Ancestral Health Part 4
- Created on Sunday, 28 August 2011 21:27
The central tenet of the Paleolithic diet (also known as the Primal diet, as popularized by Mark Sisson) is that, for a very long time, humans ate a high-meat diet, and through the process of Biological Evolution, we became adapted to it. So, we have to keep doing it because it’s, well, our thing.
But, are we really well-adapted to it? I think there are good reasons to think that humans are not very well-adapted to a high-meat diet, that we are, in fact, mal-adapted to it.
Consider first: appendicitis. It is amazing that even today, there is little information disclosed about the causes of appendicitis. Supposedly, a person can be perfectly healthy- normal in every way- and then suddenly come down with life-threatening, acute appendicitis. “What a tough break, what a piece of bad luck that he should come down with appendicitis. He was the picture of health!” But, doesn’t it stand to reason that, regardless of how he looked on the outside, and regardless of how he felt, that there must have been something very morbid and abnormal on the inside for such a thing to happen?
Appendicitis is thought to be caused by an obstruction of the lumen of the appendix by hard, compacted stool. Sometimes, we hear that tomato seeds or other seeds are to blame, but that’s ridiculous. My goodness, if tomato seeds could cause appendicitis, we’d all be afflicted. The fact is that appendicitis is very much a meat-eater’s disease. Multiple studies have shown it- one being the Oxford Vegetarian Study as reported in the American Journal of Clinical Nutrition, September 1999. Plant fiber protects against appendicitis, and the more plant fiber you eat, the more protected you are. Another reference is: Emergency Appendectomy and Meat Consumption in the UK, as reported in the Journal of Epidemiology and Community Health, December 1995. The incidence of appendicitis has actually declined, and that’s because eating plant foods, such as green salad, has become more commonplace. What I have observed is that eating an inordinately large portion of meat all at once can trigger appendicitis- especially in someone who is not used to it. Many times, for instance, I have heard about people going to a barbecue and pigging out and then coming down with appendicitis.
Some mammals have true appendices just like ours, while others have ends to their cecums that are different but still appendix-like. So, why is it that humans are the only ones inclined to develop appendicitis? And why is it that cats, and other pure carnivores, can eat 100% meat diets without developing appendicitis, or anything like it that is comparable to their anatomy and physiology, while humans succumb? I would argue that it’s because cats are adapted to a high-meat diet, while humans are not adapted to it.
Likewise, gallstones and gall bladder disease happen much less often among vegetarians. There is an attitude in Medicine that it’s time to get your gall bladder out when you’ve reached a certain age. That, of course, is nonsense. You should be able to go your whole life without having gall bladder problems. You shouldn’t hear a peep out of your gall bladder your whole life. You shouldn’t even know that your gall bladder exists- except for reading about it in a book.
Gallstones are made of cholesterol, and they form when the bile becomes super-saturated with cholesterol. And that comes from a high-meat diet. Many studies have confirmed it. Here’s one: Risk Factors for Gallstones in a Thai population, as reported in the Journal of Epidemiology, April 2009. There are many like it. And likewise, true carnivores can eat a 100% meat diet without corrupting their gallbladders. Polar bears live on seal, particularly seal fat, yet, they don’t get gall bladder disease from it. They, unlike us, are truly adapted to it.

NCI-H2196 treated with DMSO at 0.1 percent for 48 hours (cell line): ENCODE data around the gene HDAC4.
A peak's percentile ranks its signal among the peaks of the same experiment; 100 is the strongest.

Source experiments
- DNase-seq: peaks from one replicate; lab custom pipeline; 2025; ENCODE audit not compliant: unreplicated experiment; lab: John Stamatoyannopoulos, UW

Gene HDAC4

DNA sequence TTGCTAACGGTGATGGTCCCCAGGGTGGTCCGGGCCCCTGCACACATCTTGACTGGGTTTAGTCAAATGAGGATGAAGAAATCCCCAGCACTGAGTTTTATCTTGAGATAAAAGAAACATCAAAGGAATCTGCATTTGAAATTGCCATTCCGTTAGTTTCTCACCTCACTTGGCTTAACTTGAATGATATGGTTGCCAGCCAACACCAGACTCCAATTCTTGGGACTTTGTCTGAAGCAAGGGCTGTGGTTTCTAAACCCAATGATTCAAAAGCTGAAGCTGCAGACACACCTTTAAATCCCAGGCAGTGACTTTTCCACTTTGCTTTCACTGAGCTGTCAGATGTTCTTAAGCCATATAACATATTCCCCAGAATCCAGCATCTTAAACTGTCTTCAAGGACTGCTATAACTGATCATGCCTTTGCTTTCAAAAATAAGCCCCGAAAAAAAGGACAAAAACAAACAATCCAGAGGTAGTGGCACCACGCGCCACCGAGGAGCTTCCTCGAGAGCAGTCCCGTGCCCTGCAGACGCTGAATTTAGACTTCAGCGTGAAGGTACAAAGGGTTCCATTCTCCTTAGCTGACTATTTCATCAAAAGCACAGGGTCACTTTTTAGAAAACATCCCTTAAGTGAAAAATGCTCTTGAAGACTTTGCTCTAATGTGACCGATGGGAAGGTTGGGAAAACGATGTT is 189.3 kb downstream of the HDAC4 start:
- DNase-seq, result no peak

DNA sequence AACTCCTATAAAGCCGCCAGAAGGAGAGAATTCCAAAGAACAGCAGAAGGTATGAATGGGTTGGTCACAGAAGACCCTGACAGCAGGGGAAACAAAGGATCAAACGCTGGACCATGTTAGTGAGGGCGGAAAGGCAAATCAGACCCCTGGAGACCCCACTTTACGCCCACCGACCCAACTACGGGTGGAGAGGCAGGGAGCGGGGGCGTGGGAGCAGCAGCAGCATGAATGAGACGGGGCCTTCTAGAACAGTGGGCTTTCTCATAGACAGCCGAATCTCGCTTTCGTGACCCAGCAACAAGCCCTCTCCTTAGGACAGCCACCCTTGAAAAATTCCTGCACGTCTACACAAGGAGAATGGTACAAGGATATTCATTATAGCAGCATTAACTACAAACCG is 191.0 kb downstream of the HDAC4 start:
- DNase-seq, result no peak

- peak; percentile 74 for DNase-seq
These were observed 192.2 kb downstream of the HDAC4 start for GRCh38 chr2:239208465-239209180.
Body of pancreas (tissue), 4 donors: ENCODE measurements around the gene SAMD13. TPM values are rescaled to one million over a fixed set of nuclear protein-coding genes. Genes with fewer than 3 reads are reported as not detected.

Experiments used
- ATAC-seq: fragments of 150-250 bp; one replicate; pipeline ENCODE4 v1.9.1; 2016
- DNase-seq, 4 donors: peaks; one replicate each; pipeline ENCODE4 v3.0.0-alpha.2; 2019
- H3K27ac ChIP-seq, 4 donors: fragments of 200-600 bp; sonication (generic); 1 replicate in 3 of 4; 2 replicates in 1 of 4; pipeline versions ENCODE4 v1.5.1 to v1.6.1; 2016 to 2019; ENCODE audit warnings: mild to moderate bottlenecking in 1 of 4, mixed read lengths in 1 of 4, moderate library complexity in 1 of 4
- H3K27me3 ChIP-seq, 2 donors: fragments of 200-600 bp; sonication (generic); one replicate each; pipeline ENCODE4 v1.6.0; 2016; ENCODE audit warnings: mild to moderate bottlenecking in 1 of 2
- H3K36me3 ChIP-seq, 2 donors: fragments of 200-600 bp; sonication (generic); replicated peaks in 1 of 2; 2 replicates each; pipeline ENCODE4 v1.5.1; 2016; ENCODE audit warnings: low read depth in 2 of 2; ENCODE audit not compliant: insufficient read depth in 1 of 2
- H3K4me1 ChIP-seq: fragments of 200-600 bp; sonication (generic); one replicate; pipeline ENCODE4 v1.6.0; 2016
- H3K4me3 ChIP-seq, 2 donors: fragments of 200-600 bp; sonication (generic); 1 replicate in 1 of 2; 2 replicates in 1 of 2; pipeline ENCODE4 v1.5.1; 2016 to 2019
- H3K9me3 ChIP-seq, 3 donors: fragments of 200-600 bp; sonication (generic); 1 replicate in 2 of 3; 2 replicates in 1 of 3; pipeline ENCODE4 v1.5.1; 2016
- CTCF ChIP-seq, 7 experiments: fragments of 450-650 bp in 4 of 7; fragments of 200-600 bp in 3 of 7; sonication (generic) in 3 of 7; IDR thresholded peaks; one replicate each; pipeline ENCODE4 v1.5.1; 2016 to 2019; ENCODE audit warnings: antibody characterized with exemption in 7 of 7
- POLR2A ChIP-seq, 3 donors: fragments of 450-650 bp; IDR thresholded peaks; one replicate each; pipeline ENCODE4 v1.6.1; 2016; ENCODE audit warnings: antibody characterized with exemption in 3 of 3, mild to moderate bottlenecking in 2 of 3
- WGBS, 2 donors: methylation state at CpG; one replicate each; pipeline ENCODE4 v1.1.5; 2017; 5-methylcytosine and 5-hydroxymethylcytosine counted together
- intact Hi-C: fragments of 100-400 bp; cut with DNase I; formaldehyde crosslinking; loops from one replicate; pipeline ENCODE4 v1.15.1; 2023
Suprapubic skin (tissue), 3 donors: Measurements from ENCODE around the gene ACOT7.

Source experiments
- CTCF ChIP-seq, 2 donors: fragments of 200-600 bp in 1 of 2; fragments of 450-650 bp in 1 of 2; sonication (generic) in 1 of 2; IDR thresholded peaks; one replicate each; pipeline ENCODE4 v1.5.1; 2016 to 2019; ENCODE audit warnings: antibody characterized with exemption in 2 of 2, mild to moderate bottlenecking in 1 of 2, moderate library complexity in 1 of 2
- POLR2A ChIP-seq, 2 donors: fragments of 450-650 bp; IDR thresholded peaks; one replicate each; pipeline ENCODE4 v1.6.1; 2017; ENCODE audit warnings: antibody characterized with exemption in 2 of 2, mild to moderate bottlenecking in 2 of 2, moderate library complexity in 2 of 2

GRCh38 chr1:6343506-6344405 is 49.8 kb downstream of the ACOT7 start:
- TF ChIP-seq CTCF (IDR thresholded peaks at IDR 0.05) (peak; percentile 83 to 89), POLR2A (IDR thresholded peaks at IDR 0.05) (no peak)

Ditto for kidney stones. Again, lots of studies. Here’s a quote from “Kidney Calculi: Is diet a trigger?” from the German Medical Journal, March 2000: “Epidemiological studies confirm that a diet rich in meat protein carries an increased risk for forming urinary tract stones.” And again, do lions and tigers get kidney stones? Of course not. They’re not like us. Or, I should say: we’re not like them.
Gouty arthritis arises from the high purine content of meat which elevates uric acid in the blood. I’m not even going to give you a citation because it’s been known for centuries that heavy meat-eating triggers gout. That’s why they called gout the “disease of kings” because they were the only ones rich enough to afford to be able to eat the amounts of meat necessary to cause gout. Yet, in contrast, natural carnivores can clear uric acid from their blood no matter how much meat they eat. They’re adapted to it; we’re not.
Of course, I could also bring up cancer and heart disease and their correlations with meat-eating, but I will not because most people have heard about that; paleos are aware of it, and they do try to address it. And also please know that my purpose in addressing this whole issue is to not argue for radical vegetarianism. My purpose is to argue for a plant-based diet, which means, regardless of how you feel about hunting animals for food or raising them for food, that, in pure self-interest, you should eat primarily plant foods simply because it is in your best health interest to do so.
So, let’s frame this into a question for next year’s Ancestral Health Conference:
Heart disease and cancer have been correlated with a high-meat diet, and paleos have, at least, tried to address those issues. But what about other diseases, such as appendicitis, gall bladder disease, kidney stones, kidney failure, gout, inflammatory bowel disease, and others which have been strongly linked to meat consumption? Does it not challenge the assumption that humans are, through Biological Evolution, well-adapted to a high-meat diet?